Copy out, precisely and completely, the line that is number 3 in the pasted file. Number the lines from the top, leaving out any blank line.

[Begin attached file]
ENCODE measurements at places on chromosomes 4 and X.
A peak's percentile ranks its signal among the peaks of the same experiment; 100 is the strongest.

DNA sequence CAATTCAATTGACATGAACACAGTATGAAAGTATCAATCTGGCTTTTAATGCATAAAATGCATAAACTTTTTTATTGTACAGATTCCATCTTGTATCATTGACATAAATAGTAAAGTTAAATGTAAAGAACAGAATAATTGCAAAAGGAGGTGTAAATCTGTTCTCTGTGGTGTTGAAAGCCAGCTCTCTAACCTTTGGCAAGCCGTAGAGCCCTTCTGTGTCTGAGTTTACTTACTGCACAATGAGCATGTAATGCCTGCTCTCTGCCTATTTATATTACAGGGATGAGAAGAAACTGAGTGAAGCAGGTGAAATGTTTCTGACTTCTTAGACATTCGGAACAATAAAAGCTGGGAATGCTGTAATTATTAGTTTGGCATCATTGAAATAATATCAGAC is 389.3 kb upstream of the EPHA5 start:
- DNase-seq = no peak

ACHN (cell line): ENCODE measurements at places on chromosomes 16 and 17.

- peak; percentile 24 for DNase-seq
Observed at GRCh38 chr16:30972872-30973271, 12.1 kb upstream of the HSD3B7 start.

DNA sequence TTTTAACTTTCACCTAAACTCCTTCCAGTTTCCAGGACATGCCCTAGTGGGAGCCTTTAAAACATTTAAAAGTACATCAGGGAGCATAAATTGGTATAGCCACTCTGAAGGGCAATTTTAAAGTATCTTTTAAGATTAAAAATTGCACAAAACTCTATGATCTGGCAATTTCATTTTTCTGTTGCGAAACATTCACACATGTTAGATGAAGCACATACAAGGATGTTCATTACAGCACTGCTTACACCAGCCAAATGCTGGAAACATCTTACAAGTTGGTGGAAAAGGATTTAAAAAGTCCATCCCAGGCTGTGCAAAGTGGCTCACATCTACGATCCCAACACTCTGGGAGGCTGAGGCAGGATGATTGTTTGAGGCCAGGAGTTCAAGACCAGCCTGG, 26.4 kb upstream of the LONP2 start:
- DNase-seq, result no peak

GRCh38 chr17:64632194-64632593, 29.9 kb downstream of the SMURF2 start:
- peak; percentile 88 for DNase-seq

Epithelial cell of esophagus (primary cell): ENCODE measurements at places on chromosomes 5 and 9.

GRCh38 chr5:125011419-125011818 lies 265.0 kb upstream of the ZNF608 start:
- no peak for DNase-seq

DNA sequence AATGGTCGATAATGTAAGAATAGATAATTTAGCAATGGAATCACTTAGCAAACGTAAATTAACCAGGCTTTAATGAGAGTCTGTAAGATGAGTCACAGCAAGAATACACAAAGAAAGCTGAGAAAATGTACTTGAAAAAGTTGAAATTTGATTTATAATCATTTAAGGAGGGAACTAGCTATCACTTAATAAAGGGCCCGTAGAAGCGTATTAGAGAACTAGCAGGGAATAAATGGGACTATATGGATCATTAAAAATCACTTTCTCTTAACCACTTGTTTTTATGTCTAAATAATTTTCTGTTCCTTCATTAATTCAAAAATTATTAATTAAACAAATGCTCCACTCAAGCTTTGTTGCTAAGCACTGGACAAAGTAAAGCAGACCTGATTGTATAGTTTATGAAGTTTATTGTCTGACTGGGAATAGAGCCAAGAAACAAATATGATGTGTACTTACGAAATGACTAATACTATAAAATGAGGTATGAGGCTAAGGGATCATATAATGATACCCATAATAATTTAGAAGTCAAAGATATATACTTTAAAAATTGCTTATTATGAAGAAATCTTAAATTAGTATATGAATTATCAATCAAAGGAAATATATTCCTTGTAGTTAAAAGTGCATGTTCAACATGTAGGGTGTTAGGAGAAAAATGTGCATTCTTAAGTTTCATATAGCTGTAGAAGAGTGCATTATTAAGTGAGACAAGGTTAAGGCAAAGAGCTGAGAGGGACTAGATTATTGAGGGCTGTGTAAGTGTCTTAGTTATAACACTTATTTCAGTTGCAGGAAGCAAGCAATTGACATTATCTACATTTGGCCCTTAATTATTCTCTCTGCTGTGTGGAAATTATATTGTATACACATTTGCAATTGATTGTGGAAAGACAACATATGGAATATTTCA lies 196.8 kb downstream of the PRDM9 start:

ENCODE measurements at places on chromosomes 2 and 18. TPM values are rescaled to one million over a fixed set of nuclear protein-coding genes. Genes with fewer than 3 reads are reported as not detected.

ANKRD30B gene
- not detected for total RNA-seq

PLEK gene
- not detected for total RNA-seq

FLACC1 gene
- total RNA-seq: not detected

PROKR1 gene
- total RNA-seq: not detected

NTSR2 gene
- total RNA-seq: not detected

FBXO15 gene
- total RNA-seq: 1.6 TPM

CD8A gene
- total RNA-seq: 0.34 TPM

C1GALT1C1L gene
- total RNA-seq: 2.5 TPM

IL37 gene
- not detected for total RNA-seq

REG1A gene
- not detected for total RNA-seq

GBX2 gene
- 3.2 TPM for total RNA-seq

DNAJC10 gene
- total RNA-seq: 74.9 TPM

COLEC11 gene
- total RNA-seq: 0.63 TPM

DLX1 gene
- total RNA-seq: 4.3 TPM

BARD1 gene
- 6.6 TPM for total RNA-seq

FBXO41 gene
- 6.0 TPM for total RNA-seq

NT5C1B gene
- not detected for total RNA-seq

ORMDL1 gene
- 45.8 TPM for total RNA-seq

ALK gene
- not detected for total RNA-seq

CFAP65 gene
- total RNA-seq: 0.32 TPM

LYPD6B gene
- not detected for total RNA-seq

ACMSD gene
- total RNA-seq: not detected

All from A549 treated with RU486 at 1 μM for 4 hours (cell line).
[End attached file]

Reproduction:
DNA sequence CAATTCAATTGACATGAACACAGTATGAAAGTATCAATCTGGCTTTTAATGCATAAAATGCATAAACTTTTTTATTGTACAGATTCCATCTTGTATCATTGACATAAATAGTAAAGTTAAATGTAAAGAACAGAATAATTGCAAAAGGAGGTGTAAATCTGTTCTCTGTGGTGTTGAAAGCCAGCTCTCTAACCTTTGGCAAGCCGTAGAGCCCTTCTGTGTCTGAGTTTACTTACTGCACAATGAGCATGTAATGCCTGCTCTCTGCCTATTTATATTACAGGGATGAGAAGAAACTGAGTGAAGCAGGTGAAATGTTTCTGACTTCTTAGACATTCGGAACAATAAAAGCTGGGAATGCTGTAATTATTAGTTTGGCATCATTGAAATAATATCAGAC is 389.3 kb upstream of the EPHA5 start: